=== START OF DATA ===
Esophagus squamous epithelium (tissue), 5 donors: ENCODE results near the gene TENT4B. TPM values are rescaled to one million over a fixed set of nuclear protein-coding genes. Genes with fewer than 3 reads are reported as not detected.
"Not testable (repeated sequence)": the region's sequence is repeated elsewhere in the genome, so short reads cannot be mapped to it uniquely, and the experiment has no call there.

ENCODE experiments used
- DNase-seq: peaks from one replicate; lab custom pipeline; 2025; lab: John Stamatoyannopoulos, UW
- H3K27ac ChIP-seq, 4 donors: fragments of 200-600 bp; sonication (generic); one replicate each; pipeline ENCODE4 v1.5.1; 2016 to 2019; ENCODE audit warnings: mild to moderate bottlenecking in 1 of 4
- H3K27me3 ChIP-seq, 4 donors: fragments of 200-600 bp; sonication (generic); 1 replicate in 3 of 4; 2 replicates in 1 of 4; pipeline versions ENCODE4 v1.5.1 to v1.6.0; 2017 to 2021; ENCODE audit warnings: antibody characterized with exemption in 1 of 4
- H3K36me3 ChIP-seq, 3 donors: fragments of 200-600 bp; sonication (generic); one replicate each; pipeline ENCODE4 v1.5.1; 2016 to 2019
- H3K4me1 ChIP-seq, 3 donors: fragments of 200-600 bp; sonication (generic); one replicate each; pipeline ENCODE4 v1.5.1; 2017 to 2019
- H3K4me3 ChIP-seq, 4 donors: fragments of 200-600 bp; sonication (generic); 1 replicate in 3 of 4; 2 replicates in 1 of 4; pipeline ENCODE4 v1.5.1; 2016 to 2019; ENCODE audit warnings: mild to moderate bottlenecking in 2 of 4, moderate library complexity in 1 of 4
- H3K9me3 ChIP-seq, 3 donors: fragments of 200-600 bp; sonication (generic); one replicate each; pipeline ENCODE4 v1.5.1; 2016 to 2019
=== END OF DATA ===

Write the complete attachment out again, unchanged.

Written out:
Esophagus squamous epithelium (tissue), 5 donors: ENCODE results near the gene TENT4B. TPM values are rescaled to one million over a fixed set of nuclear protein-coding genes. Genes with fewer than 3 reads are reported as not detected.
"Not testable (repeated sequence)": the region's sequence is repeated elsewhere in the genome, so short reads cannot be mapped to it uniquely, and the experiment has no call there.

ENCODE experiments used
- DNase-seq: peaks from one replicate; lab custom pipeline; 2025; lab: John Stamatoyannopoulos, UW
- H3K27ac ChIP-seq, 4 donors: fragments of 200-600 bp; sonication (generic); one replicate each; pipeline ENCODE4 v1.5.1; 2016 to 2019; ENCODE audit warnings: mild to moderate bottlenecking in 1 of 4
- H3K27me3 ChIP-seq, 4 donors: fragments of 200-600 bp; sonication (generic); 1 replicate in 3 of 4; 2 replicates in 1 of 4; pipeline versions ENCODE4 v1.5.1 to v1.6.0; 2017 to 2021; ENCODE audit warnings: antibody characterized with exemption in 1 of 4
- H3K36me3 ChIP-seq, 3 donors: fragments of 200-600 bp; sonication (generic); one replicate each; pipeline ENCODE4 v1.5.1; 2016 to 2019
- H3K4me1 ChIP-seq, 3 donors: fragments of 200-600 bp; sonication (generic); one replicate each; pipeline ENCODE4 v1.5.1; 2017 to 2019
- H3K4me3 ChIP-seq, 4 donors: fragments of 200-600 bp; sonication (generic); 1 replicate in 3 of 4; 2 replicates in 1 of 4; pipeline ENCODE4 v1.5.1; 2016 to 2019; ENCODE audit warnings: mild to moderate bottlenecking in 2 of 4, moderate library complexity in 1 of 4
- H3K9me3 ChIP-seq, 3 donors: fragments of 200-600 bp; sonication (generic); one replicate each; pipeline ENCODE4 v1.5.1; 2016 to 2019